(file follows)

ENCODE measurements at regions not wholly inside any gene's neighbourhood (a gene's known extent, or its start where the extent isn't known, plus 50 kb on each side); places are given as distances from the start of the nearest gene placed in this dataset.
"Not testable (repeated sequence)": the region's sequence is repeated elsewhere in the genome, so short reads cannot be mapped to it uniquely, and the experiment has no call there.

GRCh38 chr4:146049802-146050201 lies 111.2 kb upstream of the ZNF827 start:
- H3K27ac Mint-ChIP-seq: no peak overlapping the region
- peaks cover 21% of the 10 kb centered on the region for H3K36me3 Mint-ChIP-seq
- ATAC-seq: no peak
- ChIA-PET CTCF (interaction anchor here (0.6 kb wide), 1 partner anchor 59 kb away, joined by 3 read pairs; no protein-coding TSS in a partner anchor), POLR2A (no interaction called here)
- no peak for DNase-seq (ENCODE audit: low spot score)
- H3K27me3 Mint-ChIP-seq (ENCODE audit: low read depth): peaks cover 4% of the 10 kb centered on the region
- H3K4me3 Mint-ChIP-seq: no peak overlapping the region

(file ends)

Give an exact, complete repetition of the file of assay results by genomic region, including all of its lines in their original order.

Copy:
ENCODE measurements at regions not wholly inside any gene's neighbourhood (a gene's known extent, or its start where the extent isn't known, plus 50 kb on each side); places are given as distances from the start of the nearest gene placed in this dataset.
"Not testable (repeated sequence)": the region's sequence is repeated elsewhere in the genome, so short reads cannot be mapped to it uniquely, and the experiment has no call there.

GRCh38 chr4:146049802-146050201 lies 111.2 kb upstream of the ZNF827 start:
- H3K27ac Mint-ChIP-seq: no peak overlapping the region
- peaks cover 21% of the 10 kb centered on the region for H3K36me3 Mint-ChIP-seq
- ATAC-seq: no peak
- ChIA-PET CTCF (interaction anchor here (0.6 kb wide), 1 partner anchor 59 kb away, joined by 3 read pairs; no protein-coding TSS in a partner anchor), POLR2A (no interaction called here)
- no peak for DNase-seq (ENCODE audit: low spot score)
- H3K27me3 Mint-ChIP-seq (ENCODE audit: low read depth): peaks cover 4% of the 10 kb centered on the region
- H3K4me3 Mint-ChIP-seq: no peak overlapping the region